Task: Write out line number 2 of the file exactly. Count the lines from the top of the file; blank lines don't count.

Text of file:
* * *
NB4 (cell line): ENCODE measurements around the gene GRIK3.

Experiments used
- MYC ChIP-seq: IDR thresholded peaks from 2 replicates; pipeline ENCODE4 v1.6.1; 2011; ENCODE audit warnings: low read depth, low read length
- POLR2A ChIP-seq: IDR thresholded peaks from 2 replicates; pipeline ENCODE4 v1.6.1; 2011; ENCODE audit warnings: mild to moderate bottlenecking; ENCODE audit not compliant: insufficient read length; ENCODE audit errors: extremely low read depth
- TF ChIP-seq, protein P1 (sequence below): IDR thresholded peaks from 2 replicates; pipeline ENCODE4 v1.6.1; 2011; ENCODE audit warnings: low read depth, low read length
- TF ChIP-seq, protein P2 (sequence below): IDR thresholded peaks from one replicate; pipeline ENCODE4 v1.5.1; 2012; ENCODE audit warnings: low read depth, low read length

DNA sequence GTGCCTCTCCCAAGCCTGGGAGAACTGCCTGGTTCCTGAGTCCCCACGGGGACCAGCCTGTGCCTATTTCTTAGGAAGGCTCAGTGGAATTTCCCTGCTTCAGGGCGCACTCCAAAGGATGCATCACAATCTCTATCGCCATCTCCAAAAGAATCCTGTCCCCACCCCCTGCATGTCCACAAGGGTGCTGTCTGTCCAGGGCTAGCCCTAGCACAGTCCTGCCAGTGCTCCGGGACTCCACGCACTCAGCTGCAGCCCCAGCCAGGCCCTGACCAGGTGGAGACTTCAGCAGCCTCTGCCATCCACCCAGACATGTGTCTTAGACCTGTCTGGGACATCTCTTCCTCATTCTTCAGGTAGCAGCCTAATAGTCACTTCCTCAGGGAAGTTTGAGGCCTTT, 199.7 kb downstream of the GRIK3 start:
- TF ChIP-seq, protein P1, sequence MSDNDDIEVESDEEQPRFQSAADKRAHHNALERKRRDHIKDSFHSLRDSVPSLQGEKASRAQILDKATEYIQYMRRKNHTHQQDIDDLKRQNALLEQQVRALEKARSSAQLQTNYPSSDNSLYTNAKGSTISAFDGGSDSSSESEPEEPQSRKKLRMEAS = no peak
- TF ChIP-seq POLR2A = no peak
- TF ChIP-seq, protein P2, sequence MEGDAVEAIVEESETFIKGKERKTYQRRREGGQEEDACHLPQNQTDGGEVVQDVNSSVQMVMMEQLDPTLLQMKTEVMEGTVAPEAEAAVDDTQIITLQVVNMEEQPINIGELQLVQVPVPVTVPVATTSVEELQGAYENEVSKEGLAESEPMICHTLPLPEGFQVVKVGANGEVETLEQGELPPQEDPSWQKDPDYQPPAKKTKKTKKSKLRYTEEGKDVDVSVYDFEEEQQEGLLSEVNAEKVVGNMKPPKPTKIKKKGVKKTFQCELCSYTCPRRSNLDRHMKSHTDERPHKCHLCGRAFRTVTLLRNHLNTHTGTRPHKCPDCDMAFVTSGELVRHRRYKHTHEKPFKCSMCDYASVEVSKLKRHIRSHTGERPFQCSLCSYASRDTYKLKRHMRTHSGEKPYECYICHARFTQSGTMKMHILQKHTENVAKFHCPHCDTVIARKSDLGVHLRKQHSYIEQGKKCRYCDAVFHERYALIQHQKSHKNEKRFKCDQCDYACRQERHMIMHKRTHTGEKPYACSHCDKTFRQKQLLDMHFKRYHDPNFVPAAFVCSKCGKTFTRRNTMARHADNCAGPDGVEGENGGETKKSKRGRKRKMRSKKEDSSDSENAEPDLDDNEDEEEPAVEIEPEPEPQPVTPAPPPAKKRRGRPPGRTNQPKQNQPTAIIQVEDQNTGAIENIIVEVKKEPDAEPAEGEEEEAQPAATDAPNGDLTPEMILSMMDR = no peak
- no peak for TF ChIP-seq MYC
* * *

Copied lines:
Experiments used